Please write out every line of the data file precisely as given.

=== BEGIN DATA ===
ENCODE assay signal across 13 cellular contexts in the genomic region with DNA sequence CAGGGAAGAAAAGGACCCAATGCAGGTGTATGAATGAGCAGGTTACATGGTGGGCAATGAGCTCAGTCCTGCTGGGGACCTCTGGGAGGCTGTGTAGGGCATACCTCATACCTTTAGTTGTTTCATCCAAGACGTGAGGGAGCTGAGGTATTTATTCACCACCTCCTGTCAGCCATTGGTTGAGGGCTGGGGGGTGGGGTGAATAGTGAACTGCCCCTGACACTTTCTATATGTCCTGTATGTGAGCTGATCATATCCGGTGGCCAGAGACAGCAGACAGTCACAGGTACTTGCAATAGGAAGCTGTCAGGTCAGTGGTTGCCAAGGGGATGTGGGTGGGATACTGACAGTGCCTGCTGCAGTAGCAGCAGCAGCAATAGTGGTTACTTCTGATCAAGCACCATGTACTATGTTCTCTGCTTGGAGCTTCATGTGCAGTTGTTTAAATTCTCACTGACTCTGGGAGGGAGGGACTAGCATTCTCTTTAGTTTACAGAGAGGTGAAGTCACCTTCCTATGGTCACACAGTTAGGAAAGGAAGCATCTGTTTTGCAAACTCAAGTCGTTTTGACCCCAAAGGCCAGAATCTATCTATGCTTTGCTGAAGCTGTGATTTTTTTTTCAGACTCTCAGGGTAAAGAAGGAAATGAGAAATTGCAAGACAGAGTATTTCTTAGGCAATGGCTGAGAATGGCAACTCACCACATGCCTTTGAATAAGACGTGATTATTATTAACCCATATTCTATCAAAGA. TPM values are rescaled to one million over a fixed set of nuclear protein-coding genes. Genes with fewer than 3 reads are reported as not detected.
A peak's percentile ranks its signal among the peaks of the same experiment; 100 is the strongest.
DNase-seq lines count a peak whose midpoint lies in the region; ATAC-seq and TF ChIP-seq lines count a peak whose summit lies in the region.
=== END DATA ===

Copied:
ENCODE assay signal across 13 cellular contexts in the genomic region with DNA sequence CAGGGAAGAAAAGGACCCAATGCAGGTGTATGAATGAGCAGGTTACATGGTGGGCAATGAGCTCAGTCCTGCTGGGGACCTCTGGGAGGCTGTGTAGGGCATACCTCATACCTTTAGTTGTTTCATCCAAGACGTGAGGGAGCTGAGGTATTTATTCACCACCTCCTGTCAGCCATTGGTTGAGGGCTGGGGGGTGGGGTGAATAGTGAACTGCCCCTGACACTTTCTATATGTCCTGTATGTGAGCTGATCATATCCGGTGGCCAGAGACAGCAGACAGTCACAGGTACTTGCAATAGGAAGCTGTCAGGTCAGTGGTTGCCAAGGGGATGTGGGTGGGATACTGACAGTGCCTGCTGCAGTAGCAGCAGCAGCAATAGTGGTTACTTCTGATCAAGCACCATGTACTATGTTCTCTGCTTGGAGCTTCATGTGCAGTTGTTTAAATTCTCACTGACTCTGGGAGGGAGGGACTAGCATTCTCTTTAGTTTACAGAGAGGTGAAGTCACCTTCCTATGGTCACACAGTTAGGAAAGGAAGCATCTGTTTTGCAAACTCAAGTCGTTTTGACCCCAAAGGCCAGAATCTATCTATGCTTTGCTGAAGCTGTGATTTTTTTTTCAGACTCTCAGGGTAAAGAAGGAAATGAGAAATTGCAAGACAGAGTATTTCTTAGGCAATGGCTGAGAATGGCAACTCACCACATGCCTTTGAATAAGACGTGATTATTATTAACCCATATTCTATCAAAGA. TPM values are rescaled to one million over a fixed set of nuclear protein-coding genes. Genes with fewer than 3 reads are reported as not detected.
A peak's percentile ranks its signal among the peaks of the same experiment; 100 is the strongest.
DNase-seq lines count a peak whose midpoint lies in the region; ATAC-seq and TF ChIP-seq lines count a peak whose summit lies in the region.